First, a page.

Getting To Know… Sebb Junior 

Getting To Know... Sebb Junior 

f: Hi Sebb, it’s a pleasure to chat with you today. How are you?

Sebb: I’m doing very well, thank you. I’ve just wrapped up one of the craziest summers of my life. I toured in the USA for several weeks, then returned to Spain, got married, and traveled for our honeymoon. Now, I’m back in the studio, working on new music for the past week or two.

f: Please tell us a little about yourself, where you’re from, and how you started making music?

Sebb: I’ve been living in the south of Spain for over 12 years now, but I was born and raised in France, in a very small village not far from Dijon. I began making music in the early ’90s, starting with hip-hop. I used to DJ and produced beats for a local group called Maestria. Before that, I used to play music every Wednesday after school at a small local radio station called Radio CBE.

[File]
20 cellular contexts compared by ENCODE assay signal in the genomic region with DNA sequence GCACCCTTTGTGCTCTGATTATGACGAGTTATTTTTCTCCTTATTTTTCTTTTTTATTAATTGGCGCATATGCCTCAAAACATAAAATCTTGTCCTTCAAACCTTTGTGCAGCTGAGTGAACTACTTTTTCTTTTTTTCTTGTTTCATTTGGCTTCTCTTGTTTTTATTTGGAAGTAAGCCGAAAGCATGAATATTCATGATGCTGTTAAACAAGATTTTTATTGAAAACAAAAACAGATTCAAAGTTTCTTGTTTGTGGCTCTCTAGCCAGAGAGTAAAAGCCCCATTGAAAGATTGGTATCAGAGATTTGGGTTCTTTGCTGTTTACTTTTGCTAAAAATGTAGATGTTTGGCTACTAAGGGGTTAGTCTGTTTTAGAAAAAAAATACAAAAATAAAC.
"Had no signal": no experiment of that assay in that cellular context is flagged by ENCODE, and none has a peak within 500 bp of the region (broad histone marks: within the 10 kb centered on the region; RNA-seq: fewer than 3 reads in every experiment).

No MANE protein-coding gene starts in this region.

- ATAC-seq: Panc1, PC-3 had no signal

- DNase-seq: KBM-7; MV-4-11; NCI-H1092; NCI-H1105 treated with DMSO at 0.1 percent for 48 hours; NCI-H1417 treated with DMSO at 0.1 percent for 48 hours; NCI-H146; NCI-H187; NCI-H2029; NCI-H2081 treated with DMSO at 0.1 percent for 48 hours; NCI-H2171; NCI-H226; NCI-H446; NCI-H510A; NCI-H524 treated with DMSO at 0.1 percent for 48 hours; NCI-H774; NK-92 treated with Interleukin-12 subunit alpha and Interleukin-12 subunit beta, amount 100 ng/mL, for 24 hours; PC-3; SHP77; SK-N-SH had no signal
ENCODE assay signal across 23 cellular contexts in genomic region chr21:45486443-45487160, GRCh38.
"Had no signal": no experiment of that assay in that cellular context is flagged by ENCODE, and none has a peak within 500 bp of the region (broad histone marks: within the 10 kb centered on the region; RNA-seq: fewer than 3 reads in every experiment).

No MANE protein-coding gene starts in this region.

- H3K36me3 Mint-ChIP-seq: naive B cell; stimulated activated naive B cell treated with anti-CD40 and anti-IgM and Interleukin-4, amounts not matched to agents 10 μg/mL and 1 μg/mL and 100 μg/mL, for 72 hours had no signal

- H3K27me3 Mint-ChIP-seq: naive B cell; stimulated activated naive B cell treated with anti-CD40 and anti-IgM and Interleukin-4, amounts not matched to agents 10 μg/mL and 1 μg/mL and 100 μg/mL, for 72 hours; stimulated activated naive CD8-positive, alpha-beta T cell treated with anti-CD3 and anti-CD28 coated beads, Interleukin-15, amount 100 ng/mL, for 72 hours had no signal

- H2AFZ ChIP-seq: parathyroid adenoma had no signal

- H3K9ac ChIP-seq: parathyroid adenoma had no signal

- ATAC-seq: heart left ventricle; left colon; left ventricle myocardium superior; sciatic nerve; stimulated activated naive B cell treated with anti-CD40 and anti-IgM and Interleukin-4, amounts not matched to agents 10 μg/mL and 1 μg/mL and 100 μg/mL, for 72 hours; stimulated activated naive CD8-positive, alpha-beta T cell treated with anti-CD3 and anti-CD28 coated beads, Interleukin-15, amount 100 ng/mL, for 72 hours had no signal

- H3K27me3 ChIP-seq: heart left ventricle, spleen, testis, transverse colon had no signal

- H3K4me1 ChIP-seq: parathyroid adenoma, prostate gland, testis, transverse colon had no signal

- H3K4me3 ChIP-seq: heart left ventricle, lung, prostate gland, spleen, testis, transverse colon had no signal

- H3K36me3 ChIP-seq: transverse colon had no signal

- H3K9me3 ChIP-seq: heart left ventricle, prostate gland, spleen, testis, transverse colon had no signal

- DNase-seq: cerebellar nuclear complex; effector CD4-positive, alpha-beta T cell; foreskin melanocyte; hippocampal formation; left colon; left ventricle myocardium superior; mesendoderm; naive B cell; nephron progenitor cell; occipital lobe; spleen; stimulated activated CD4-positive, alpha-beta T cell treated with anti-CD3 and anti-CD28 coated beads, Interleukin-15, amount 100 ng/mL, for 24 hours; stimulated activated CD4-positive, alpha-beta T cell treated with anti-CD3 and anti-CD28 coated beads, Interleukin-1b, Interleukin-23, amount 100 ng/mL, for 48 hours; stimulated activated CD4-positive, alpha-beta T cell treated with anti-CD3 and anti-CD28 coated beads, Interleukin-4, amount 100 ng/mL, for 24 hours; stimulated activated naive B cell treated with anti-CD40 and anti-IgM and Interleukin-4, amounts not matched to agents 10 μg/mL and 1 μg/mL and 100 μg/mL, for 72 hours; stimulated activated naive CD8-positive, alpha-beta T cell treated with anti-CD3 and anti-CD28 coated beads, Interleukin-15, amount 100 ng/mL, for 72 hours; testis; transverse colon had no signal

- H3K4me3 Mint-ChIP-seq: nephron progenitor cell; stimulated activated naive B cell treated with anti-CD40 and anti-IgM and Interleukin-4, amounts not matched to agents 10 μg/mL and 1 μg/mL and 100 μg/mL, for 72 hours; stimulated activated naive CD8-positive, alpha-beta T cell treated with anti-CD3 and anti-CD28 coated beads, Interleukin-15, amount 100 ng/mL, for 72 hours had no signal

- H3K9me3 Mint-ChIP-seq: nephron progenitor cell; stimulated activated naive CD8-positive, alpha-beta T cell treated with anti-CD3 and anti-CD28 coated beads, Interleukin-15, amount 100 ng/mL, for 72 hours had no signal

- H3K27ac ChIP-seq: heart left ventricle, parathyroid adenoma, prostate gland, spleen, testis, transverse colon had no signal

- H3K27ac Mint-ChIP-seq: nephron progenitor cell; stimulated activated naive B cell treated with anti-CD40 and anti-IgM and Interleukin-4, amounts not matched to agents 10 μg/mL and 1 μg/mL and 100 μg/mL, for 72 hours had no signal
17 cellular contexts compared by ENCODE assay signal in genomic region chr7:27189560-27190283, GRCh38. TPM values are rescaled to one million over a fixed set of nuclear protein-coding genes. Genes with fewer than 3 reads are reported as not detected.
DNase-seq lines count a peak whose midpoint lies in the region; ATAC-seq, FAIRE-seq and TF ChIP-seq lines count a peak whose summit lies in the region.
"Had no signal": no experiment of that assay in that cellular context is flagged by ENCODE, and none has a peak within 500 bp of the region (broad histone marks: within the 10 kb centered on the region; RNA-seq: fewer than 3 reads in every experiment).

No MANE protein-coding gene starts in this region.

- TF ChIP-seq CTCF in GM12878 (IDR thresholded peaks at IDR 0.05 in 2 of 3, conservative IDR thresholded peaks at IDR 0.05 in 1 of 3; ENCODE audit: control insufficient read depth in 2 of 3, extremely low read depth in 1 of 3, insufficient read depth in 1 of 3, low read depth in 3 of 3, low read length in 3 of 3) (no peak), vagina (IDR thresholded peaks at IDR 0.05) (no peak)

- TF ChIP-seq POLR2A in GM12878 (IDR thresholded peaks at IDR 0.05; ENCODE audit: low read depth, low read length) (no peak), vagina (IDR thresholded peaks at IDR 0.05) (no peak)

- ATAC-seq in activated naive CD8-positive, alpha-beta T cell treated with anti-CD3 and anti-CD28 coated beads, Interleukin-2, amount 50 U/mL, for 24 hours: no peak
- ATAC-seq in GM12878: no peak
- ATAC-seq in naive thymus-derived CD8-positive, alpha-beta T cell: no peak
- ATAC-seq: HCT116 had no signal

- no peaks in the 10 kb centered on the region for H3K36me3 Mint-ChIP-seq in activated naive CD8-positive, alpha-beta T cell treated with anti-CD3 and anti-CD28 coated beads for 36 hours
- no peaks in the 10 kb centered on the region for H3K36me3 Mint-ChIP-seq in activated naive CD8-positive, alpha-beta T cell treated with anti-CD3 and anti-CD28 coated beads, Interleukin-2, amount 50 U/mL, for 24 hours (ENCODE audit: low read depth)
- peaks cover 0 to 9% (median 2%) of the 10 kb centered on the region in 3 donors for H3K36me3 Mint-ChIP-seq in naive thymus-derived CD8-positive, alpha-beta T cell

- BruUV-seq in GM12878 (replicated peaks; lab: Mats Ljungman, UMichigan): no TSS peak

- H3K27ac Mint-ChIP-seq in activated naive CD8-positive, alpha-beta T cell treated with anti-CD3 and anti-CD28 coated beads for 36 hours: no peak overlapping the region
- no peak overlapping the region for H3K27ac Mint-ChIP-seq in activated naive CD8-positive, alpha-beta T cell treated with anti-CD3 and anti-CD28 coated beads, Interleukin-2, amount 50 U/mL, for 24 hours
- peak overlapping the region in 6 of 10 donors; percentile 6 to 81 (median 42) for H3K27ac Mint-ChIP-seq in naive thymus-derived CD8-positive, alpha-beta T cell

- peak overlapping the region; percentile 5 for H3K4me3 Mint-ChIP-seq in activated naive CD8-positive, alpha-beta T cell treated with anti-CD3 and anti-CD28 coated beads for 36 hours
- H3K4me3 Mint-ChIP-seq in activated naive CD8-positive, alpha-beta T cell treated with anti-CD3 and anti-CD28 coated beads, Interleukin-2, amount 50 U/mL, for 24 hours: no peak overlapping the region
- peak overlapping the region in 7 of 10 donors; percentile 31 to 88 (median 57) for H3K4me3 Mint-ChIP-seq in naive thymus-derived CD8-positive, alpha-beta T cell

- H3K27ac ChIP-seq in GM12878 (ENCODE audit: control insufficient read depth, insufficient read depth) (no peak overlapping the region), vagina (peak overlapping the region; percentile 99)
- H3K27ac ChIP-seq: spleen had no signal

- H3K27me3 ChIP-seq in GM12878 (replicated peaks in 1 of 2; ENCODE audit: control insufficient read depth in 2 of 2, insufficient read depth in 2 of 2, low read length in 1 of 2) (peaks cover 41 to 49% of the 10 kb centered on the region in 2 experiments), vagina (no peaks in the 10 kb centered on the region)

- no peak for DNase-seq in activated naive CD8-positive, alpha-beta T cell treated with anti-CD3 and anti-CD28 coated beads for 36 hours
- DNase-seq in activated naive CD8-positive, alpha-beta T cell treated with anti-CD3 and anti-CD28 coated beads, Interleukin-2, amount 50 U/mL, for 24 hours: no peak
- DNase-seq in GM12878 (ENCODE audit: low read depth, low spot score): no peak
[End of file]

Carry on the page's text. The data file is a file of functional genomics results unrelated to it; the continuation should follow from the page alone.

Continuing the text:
f: You’re originally from France but now living in Spain. What made you decide to move there, and how is the music scene for you as an artist and DJ?

Sebb: Love brought me to Spain; I met my wife in France, but she’s Spanish. One summer, she took me to Malaga for a holiday, and we never returned to France. After ten years of living as a French DJ and producer in Southern Spain, I realized that the music scene here leans more towards Techno, while my classic House sound didn’t have as much of a presence. There are still some good venues and events, but, unfortunately, most promoters and clubs here haven’t shown much interest in my style. That’s why I don’t perform in Spain very often and prefer to travel to other countries for gigs.

f: Who did you listen to growing up, and do they influence your music career today?

Sebb: As a kid and teenager, I listened to Michael Jackson. Later on, I discovered hip-hop and fell in love with the genre for the next 25 years. Hip-hop opened up new musical horizons for me when I realized it was built on samples. I started hunting for the original songs that these samples were taken from, which led me to explore Soul, Jazz, Funk, Reggae, Rock, and more. Eventually, I bought my very first sampler to record, chop, loop, and edit my own samples, which still influences my music-making process today.

f: What specifically got you into making dance music?